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The Copenhagen breakthrough in the Timor Sea

Frank Brennan |  03 September 2017

 

There has been an agreed breakthrough in the long running dispute between Australia and Timor Leste in relation to maritime boundary demarcation and control of the resources in the disputed area in the Timor Sea. The breakthrough came on 30 August, the 18th anniversary of the bloody referendum at which the Timorese voted for their independence from Indonesia.

Timor SeaThe terms of the deal remain confidential. But the Permanent Court of Arbitration which is overseeing the Conciliation Commission convening the two parties meeting in Copenhagen has issued a press release noting that they have 'have reached agreement on the central elements of a maritime boundary delimitation' and they have agreed to 'the establishment of a Special Regime for Greater Sunrise'.

It would seem that the gamble taken by the Timorese in January 2017 has paid off. Back then, the Timorese leaders decided to terminate the 2006 CMATS Treaty which had given them control over the fishing resources inside the disputed area and had increased their upstream revenue share in the Greater Sunrise deposit from 18 per cent to 50 per cent. In exchange for this, Australia won a concession that boundary negotiations would be suspended for 50 years.

In part, Australia did not want to upset the apple cart in Indonesia because earlier maritime boundary negotiations between Australia and Indonesia had yielded Australia a very good outcome. If the Timorese were to cut a better deal, the Indonesians might want to revisit some of their earlier arrangements.

CMATSallowed Australia to kick the can further down the road, putting off any further reckoning with the Indonesians. CMATS was a good deal for Australia and Timor Leste in 2006, but it reached its use-by date once the Timorese lost interest in the development of Sunrise without the prospect of onshore development in Timor. The Timorese claimed they had compelling legal advice from some of the leading international lawyers in the UK that they would be entitled to the whole of the Greater Sunrise deposit once maritime boundaries were negotiated according to the contemporary principles of international law.

Given that there is to be 'a special regime for Greater Sunrise', the parties must have agreed that the resource will still be shared between them, or at least that the resource still straddles both jurisdictions. This is a major concession by the Timorese. Presumably there will be an advantageous trade-off for them having made this concession after having constantly claimed that the whole of the Greater Sunrise would fall within their jurisdiction.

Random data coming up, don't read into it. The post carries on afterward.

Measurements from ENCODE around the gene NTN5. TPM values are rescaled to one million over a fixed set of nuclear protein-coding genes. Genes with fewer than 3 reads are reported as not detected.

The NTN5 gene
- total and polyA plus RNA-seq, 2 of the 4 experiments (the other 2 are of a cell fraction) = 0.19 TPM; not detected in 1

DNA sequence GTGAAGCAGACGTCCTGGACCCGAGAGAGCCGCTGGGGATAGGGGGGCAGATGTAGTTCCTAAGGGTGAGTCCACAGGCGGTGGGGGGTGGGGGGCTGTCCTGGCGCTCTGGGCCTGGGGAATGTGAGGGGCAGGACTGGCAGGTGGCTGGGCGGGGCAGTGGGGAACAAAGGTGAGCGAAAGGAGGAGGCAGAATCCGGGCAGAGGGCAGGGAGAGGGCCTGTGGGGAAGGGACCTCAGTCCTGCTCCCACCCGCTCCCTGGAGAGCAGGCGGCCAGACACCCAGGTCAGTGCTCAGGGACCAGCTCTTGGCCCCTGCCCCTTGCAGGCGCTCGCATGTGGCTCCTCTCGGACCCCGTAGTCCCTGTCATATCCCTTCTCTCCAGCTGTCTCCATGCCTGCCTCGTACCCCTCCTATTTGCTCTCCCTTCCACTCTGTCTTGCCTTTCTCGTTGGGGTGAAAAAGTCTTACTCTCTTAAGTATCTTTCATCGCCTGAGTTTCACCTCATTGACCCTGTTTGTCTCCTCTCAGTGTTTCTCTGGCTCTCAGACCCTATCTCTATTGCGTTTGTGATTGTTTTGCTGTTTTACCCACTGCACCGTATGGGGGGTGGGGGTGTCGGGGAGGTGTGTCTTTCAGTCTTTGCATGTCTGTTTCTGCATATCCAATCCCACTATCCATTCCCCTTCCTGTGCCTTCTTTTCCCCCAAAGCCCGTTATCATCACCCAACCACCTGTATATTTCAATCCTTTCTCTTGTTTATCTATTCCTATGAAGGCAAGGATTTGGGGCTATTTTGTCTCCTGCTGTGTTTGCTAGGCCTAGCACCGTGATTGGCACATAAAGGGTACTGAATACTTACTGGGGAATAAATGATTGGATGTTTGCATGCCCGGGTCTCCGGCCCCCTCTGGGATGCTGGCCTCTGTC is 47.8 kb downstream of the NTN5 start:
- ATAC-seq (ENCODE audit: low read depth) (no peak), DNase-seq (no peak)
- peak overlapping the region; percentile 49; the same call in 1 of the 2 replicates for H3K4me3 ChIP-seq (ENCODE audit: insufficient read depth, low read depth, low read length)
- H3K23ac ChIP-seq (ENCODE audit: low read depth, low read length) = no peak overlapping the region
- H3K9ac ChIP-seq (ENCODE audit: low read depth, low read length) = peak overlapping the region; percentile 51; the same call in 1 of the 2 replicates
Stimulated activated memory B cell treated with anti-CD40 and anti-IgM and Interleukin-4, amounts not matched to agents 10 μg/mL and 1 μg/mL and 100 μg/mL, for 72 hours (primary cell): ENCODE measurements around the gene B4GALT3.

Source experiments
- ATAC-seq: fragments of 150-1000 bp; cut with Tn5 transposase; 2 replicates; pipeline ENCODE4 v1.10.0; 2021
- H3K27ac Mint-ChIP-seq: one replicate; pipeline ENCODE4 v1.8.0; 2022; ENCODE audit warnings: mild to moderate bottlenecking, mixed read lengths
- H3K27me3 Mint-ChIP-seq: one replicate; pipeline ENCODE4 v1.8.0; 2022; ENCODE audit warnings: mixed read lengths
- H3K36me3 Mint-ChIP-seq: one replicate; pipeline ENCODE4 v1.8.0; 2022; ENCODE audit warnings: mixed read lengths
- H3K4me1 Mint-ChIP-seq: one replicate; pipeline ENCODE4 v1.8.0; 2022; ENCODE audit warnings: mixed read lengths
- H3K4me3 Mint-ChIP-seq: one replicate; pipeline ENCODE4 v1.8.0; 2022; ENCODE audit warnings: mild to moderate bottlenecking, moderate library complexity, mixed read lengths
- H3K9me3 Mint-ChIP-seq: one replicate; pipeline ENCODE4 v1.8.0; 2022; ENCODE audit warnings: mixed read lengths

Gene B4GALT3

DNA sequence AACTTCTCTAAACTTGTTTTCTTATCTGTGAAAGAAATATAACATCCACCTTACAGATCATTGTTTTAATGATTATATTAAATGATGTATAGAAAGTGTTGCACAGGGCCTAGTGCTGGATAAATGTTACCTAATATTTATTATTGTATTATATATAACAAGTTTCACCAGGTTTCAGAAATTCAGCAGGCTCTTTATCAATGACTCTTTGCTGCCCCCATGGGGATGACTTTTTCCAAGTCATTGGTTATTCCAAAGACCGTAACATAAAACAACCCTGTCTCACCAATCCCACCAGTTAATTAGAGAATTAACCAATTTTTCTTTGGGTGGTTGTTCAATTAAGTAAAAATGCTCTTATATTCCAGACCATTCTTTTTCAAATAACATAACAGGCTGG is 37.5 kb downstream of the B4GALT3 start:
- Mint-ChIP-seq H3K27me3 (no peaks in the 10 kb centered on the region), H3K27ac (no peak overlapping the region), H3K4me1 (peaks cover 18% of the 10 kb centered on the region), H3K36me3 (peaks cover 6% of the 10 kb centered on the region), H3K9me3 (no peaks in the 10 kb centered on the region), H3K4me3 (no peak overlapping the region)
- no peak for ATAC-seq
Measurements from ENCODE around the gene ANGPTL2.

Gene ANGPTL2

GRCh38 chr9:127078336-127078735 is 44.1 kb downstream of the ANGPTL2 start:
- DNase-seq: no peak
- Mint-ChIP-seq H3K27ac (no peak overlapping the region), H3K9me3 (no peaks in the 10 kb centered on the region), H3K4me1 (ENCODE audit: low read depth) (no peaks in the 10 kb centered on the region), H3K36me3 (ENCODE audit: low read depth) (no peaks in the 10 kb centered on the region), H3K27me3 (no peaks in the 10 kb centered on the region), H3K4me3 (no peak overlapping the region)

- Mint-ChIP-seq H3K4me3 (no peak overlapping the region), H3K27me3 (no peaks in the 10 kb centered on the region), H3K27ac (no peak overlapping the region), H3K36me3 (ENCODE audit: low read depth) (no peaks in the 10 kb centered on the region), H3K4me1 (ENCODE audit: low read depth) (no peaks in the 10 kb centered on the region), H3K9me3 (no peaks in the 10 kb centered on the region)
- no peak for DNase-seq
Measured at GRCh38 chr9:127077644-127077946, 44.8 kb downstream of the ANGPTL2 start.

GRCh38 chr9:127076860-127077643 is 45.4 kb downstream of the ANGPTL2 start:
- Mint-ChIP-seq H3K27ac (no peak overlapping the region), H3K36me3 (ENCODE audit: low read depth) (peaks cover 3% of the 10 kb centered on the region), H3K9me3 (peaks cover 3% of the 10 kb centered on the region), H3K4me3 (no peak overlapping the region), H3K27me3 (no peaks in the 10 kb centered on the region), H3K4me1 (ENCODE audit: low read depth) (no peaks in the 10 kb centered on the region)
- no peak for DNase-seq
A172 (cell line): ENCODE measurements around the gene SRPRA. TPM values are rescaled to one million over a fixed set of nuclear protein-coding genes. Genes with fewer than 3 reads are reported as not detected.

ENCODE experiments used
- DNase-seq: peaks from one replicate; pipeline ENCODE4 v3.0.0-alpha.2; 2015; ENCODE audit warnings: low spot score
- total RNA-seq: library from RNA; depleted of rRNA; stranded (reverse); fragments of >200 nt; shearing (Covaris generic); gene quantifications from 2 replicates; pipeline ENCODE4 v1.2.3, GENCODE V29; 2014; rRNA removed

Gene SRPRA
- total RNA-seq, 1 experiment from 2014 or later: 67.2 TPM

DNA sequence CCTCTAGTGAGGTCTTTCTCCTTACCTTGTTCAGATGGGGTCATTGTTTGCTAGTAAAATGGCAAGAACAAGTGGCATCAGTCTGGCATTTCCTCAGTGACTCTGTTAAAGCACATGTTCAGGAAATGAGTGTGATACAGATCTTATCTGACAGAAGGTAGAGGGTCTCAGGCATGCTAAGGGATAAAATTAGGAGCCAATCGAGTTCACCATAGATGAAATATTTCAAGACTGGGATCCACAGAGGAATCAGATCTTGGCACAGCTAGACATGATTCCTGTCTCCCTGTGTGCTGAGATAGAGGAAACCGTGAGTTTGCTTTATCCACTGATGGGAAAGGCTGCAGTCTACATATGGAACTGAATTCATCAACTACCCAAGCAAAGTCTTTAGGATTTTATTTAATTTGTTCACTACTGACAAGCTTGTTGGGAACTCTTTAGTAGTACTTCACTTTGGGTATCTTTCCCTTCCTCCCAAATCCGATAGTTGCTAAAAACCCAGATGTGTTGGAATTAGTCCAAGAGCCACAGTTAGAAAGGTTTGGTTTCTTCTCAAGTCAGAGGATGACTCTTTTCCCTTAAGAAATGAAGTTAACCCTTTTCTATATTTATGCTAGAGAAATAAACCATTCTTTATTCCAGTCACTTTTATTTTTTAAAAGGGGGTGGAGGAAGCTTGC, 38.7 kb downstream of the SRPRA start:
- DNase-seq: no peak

Welcoming the deal, former Timorese President and Chief Negotiator Xanana Gusmao has spoken about achieving 'our dream of full sovereignty' and finally settling maritime boundaries with Australia. He has hailed this as an historic agreement which 'marks the beginning of a new era in Timor-Leste's friendship with Australia'. Timor's agent in the proceedings Minister Agio Pereira, has given all the credit to Gusmao as the father of the nation. Australia's Foreign Minister has said that the agreement 'supports the national interest of both our nations'.

In the past, the sticking point has always been the downstream development of the Greater Sunrise deposit. The joint venturers in the past have favoured the use of FLNG, processing and freezing the gas on a floating platform in the Timor Sea. Their second option has been to pipe the gas all the way to Darwin, arguing that this can be done economically by linking up with the pipeline which already runs from Bayu Undan to Darwin, and on a moderately shallow ocean floor. The Timorese have long demanded that any settlement include the piping of the gas across the deep Timor Trough to the south of Timor Leste so that the processing might be done onshore, allowing them to export Timor Gas to the world.

 

"The announcement is good news for all persons on both sides of the Timor Sea who seek justice and reconciliation following upon the troubled and uncertain times since the Portuguese left their colonial heritage in 1975."

 

It is very good news that the two governments have reached agreement on 'a pathway to the development of the resource, and the sharing of the resulting revenue'. Given the stand-off in the South China Sea, Timor's agent Agio Pereira is right to express pride and satisfaction that 'with our joint success at resolving our dispute through this conciliation process, Timor-Leste and Australia hope to have set a positive example for the international community at large'.

The announcement is good news for all persons on both sides of the Timor Sea who seek justice and reconciliation following upon the troubled and uncertain times since the Portuguese left their colonial heritage in 1975. The parties still have a lot of work to do to finalise the agreement by October 2017. But this breakthrough is a tribute to Gusmao, Pereira and Bishop reaching out across the Timor Gap.

 


 

Frank BrennanFrank Brennan SJ is the CEO of Catholic Social Services Australia.

 



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